You are not logged in. Press here to login.

Content

List volumes - List articles in this issue

Original report

Malawian prosthetic and orthotic users’ mobility and satisfaction with their lower limb assistive device

doi: 10.2340/16501977-1117

Open access

Abstract:

OBJECTIVE: To investigate patients’ mobility and satisfaction with their lower limb prosthetic or orthotic device and related service delivery in Malawi and to compare groups of patients regarding type and level of device and demographics.
METHODS: Questionnaires were used to collect self-report data from 83 patients.
RESULTS: Ninety percent of prostheses or orthoses were in use by patients, but approximately half of these needed repair. Thirty-nine percent reported pain when using their assistive device. The majority of patients were able to rise from a chair (77%), move around the home (80%), walk on uneven ground (59%) and travel by bus or car (56%). However, patients had difficulties walking up and down hills (78%) and stairs (60%). In general, patients were quite satisfied with their assistive device (mean of 3.9 out of 5) and very satisfied with the service provided (mean of 4.4 out of 5). Access to repairs and servicing were rated as most important, followed by durability and follow-up services. Lack of finances to pay for transport was a barrier to accessing the prosthetic and orthotic centre.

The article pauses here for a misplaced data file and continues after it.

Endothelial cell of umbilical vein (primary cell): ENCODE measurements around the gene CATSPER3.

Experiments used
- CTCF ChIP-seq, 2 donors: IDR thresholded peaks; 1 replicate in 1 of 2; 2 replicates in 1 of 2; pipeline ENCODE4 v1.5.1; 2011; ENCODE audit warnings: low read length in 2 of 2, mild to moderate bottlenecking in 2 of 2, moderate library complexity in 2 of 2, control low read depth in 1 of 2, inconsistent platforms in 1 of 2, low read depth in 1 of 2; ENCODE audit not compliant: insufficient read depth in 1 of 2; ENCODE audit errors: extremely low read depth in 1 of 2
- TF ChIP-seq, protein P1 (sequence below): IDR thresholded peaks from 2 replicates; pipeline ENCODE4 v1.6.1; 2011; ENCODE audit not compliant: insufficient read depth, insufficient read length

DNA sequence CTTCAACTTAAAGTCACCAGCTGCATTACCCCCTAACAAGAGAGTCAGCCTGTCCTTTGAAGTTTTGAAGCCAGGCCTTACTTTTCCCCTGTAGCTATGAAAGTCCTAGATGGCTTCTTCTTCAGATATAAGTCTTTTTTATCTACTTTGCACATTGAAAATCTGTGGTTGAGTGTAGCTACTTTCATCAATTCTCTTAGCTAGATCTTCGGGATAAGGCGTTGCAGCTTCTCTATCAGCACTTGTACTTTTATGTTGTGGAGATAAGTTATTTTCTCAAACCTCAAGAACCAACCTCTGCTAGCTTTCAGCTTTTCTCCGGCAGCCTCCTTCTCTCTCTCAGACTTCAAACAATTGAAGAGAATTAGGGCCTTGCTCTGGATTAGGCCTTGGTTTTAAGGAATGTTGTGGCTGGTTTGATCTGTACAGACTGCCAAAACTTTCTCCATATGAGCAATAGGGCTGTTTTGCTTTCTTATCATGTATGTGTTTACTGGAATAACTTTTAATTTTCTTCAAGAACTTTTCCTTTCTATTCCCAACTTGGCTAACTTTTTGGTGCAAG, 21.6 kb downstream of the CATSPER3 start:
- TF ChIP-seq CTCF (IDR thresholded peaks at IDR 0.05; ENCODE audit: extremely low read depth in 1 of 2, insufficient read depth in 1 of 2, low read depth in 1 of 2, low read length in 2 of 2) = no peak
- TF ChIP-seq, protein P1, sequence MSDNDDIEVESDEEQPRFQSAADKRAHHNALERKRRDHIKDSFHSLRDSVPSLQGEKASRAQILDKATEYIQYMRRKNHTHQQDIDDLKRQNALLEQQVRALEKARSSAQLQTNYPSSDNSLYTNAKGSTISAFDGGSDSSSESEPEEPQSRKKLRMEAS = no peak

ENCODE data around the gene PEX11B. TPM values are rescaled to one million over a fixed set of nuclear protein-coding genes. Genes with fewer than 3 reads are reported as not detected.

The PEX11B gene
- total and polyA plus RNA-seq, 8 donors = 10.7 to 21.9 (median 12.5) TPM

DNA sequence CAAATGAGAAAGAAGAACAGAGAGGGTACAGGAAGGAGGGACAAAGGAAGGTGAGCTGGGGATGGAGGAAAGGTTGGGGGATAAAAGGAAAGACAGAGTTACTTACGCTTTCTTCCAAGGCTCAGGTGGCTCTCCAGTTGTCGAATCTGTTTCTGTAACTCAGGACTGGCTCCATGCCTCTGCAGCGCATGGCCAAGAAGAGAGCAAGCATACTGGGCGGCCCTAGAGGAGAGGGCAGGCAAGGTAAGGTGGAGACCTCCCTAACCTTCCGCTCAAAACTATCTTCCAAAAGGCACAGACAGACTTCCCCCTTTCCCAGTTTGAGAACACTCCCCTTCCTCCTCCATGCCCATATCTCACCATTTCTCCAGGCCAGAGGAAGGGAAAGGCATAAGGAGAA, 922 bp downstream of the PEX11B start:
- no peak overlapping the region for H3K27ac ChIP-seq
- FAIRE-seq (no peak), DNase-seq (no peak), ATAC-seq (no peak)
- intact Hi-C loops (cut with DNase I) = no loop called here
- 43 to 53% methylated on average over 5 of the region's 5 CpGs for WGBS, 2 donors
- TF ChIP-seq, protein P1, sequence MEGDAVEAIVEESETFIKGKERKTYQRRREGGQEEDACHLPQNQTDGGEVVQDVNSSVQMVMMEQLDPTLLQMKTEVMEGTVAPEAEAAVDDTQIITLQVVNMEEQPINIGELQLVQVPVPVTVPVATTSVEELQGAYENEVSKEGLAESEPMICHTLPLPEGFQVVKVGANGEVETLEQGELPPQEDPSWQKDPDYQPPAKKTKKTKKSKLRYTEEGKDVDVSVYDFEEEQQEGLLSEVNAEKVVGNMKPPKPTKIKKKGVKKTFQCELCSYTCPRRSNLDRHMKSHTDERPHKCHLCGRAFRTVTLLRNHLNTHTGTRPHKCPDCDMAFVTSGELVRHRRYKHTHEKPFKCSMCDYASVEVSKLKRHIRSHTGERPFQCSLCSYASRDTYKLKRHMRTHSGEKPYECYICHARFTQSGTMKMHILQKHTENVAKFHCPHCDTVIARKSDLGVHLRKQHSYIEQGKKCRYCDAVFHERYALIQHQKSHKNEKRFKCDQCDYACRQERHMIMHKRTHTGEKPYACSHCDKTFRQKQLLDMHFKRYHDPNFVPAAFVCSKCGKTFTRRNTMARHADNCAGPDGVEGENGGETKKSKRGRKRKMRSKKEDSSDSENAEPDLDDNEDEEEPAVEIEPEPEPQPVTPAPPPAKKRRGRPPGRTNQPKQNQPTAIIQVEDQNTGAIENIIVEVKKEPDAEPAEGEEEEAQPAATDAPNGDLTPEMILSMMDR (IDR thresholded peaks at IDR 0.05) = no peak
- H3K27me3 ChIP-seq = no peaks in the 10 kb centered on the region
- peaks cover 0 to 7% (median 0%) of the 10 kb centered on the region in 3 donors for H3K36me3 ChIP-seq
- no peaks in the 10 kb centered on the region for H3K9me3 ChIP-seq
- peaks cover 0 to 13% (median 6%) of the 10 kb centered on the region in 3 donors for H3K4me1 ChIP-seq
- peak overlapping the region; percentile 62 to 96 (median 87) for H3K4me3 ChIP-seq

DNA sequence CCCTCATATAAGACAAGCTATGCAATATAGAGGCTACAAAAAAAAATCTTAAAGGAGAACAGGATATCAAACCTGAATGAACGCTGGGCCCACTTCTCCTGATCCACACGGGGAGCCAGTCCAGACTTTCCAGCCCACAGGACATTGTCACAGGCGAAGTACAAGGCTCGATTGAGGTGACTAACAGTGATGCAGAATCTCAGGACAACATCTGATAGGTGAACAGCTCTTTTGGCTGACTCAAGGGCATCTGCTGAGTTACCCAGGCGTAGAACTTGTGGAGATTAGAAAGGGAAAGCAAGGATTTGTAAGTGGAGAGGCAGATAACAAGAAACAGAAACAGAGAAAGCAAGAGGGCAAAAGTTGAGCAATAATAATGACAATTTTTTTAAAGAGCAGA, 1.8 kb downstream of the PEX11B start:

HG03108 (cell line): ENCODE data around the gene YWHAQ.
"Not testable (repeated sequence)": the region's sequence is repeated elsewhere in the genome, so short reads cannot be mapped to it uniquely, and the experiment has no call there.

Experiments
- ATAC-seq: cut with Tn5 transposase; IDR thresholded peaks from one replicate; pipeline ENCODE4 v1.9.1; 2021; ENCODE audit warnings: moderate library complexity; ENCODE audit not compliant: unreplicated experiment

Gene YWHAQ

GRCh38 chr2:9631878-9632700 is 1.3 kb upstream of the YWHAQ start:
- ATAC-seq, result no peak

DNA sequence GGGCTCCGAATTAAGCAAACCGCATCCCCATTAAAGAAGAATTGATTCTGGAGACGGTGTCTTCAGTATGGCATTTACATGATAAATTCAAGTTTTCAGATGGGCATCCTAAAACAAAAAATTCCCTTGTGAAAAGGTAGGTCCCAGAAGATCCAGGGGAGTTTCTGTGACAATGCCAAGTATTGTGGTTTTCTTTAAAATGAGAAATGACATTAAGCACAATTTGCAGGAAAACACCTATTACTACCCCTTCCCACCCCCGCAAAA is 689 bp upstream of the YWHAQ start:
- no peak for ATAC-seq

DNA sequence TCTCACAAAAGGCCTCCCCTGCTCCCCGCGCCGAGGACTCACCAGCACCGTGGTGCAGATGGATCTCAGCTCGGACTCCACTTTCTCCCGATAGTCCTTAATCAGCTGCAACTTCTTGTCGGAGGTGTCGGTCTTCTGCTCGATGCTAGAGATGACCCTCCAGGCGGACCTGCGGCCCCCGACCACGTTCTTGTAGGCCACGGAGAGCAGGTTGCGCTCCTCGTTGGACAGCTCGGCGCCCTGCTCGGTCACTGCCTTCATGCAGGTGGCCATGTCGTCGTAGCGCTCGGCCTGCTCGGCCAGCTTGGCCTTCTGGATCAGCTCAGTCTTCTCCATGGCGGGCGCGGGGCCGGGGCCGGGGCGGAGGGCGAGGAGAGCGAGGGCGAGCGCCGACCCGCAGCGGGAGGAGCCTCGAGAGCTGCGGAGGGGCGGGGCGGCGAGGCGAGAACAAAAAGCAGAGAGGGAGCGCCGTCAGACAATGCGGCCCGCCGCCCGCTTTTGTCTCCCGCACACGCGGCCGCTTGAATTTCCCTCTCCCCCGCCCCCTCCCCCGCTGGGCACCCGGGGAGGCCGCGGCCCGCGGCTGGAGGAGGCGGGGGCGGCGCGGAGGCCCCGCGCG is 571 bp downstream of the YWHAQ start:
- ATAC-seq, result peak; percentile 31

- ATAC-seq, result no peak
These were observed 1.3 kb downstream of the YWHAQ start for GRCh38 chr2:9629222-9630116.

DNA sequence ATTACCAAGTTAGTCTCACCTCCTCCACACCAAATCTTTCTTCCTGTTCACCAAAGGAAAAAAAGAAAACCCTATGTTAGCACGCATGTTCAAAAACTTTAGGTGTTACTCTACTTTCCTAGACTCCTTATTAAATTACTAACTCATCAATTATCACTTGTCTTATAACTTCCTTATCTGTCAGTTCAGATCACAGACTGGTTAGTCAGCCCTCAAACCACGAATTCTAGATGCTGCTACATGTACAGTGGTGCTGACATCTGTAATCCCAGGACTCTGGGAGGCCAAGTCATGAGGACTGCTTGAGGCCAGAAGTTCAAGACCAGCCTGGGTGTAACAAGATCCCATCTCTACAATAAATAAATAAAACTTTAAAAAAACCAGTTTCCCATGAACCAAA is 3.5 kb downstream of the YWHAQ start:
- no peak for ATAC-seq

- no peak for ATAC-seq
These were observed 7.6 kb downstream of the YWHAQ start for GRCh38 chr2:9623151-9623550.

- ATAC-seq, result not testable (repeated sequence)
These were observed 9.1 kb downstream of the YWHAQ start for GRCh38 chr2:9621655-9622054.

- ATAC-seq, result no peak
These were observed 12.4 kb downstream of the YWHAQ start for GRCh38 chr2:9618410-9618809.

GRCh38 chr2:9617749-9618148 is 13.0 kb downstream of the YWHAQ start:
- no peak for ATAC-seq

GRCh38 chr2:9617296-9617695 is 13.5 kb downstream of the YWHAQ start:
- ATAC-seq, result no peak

CONCLUSION: Patients were satisfied with the assistive device and service received, despite reporting pain associated with use of the device and difficulties ambulating on challenging surfaces.

Authors:

Lina Magnusson, Gerd Ahlström, Nerrolyn Ramstrand, Eleonor I. Fransson
Department of Rehabilitation, School of Health Sciences, Jönköping University and Swedish Institute for Disability Research, P.O. Box 1026, SE–551 11 Jönköping, Sweden. E-mail: Lina.Magnusson@hhj.hj.se

References

1. Jensen JS, Nilsen R, Zeffer J. Quality benchmark for trans-tibial prostheses in low-income countries. Prosthet Orthot Int 2005; 29: 53–58.

2. Brakel WH, Poetsma PA, Tam PT, Verhoeff T. User satisfaction and use of prostheses in ICRC’s spesial found for the disabled project in Vietnam. Asia Pacific Disabil Rehabil J 2010; 21: 70–91.

3. Matsen SL. A closer look at amputees in Vietnamn: a field survey of Vietnamese using prosthesis. Prosthet Orthot Int 1999; 23: 93–101.

4. Peethambaran A. The relationship between performance, satisfaction, and well being for patients using anterior and posterior design knee-ankle-foot-orthosis. J Prosthet Orthot 2000; 12: 33–45.

5. Ghoseiri K, Bahramian H. User satisfaction with orthotic and prosthetic devices and services of a single clinic. Disabil Rehabil 2012; 34: 1328–1332.